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XHigh-Density High-Rises
at Alma Bowl - Status Report
by Ken Eklund and others
July 2003

Bulletin: Developer takes heavy flak
from neighborhoods on high-rise issue.

7/17: Over 100 people attended the community meeting on the Alma Bowl project. We saw people present from most of the impacted neighborhoods. They listed about 40 concerns to the developer's representative. Highlights:

Traffic. The traffic study focused on eight signalized intersections: the intersections of Lelong, Lick, Vine and Almaden with Willow Street and Alma Avenue. The traffic consultant also looked at Minnesota and Willow at Bird, but found insufficient traffic here to warrant further study. To make a long story short, the methodology used to estimate traffic is faulty to a serious degree: when people speed down residential streets, for example, it actually registers as less traffic.

Transit-Oriented Development. The original Tamien Specific Plan called for "transit village" design - developments with a mix of retail, office and residences. Transit village design provides amenities to transit users and the neighborhoods around the station. Earlier this year, this use was changed for Alma Bowl to residential only - no transit village. The developer stated the local neighborhood wanted this - which contradicts what we heard from people in the neighborhood. When asked about how many people were present when this decision was made, the developer was evasive. Why was no effort made to consult the people who actually use the station? Or people in the station service area, who may use it more if amenities were present? If you want to know why light rail isn't easing your traffic burden, maybe you need look no farther than here.

Height. The developer's presentation - well, you really had to be there. It focused on communicating that things look smaller the farther you are from them. Really. But if you expected to see a representation of how the project would actually look as you approached it on Minnesota, or passed it on 87, you were disappointed. The developer had no views of the project as it will actually be experienced by most people.

Parks. People who thought that the high-rises would create available "open space" for public recreation were disappointed to learn that the space between the towers would be private, for project residents only. (Of course, since the towers would serve to funnel freeway, train and air traffic noise into that space, its merit is debatable anyway). The developer noted he would contribute $3 million towards parks - but this amount is calculated by number of units built, and isn't dependent on height. The same number of units in a non-highrise plan would contribute the same.

Of course, the contribution towards parks doesn't necessarily equal a park for the Tamien neighborhood. Development in the Tamien Specific Plan area in District 7 has already generated almost a million dollars towards a park - but the money was spent down on Tully Road, not in the Tamien area. Late last month, Cindy Chavez presented a sketch which showed a park just north of Alma Bowl - but since that idea depends on buying some VTA land, moving her side's Tamien Station parking into an expensive structure on Ken Yeager's side, and developing xhigh-density residential units on the rest of the VTA land, it is a future concept, not a plan. Cindy's chief of staff, Jonathan Noble, confirmed that the park sketches "were more of an exercise conducted with the community."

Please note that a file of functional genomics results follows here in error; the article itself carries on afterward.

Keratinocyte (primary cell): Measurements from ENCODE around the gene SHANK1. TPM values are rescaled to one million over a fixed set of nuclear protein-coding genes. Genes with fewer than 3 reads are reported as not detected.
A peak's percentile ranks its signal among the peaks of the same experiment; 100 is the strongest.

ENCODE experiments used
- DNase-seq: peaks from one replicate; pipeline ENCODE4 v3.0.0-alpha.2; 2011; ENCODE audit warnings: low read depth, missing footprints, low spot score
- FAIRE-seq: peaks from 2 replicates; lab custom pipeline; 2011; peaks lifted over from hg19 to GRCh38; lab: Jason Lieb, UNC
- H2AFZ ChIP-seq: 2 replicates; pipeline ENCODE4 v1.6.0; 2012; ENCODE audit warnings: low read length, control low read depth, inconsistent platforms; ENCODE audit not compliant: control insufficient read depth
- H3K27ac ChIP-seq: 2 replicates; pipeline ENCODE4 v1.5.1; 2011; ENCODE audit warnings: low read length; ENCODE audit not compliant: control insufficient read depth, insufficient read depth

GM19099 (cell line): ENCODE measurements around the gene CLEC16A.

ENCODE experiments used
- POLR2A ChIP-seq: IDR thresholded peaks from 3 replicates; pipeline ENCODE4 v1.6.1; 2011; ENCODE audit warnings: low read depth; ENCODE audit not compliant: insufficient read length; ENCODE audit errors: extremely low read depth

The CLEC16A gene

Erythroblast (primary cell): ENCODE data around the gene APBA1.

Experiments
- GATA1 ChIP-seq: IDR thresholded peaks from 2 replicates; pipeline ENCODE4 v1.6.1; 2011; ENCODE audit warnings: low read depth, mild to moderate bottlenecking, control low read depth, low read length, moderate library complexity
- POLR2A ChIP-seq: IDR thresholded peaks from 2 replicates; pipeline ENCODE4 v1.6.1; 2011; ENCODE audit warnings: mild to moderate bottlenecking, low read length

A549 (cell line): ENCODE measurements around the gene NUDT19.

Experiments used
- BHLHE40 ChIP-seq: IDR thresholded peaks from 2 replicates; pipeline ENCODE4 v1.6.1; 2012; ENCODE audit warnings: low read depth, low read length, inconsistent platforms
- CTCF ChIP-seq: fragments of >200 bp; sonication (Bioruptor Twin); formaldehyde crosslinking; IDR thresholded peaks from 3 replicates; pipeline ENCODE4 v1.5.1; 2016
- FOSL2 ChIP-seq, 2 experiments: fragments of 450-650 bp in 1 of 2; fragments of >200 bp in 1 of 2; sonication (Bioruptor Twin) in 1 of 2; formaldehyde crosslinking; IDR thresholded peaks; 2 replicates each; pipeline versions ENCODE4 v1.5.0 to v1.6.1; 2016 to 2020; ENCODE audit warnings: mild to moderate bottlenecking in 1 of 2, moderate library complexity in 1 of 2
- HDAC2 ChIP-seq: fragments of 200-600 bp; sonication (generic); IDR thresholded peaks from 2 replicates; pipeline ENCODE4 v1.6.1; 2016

More about the Thursday 7/17 Meeting.
One of the community members attending wrote:

Just a couple of comments about last night's meeting you may want to add: Parking. The developer completely skimmed over and did not listen to residents' real concerns about Parking and Retail/commercial space. One gentleman asked about parking - there are going to be 242 units, with average 2 cars/unit, but only 364 parking spaces? There will be 500+ new cars as a result of this project being fully occupied...where will the residents and their guests park? Hmmm, maybe the train station parking lot? Or, maybe at your house! Is this the new math? I think I missed class that day. I think this issue does go back to the City's faulty and outdated (1-car families don't exist here - we're not living in the 1950s anymore) criteria for development.

Retail/Commercial. Regarding mixed-use - Maybe I'm missing something, but my understanding of this term is to mean that useful, viable businesses would be within walking distance of residents - a small grocery/market, post office, dry cleaners, coffee shop, maybe apparel or restaurants, too. The developer's definition seems to be train station kiosks - a newstand or coffee kind of thing? I don't think so. They are building a project that does not deal with reality - a bit delusional, I'd say.

"Affordable" housing.
Oh, and affordable, low-income housing - I thought that meant housing that teachers, bus drivers and police officers can afford, which is probably <$200,000. What the City needs is real affordable housing, with viable retail/commercial districts and public parks within walking distance - how is this project addressing these needs? And, if it isn't, why isn't it?

Copyright 2003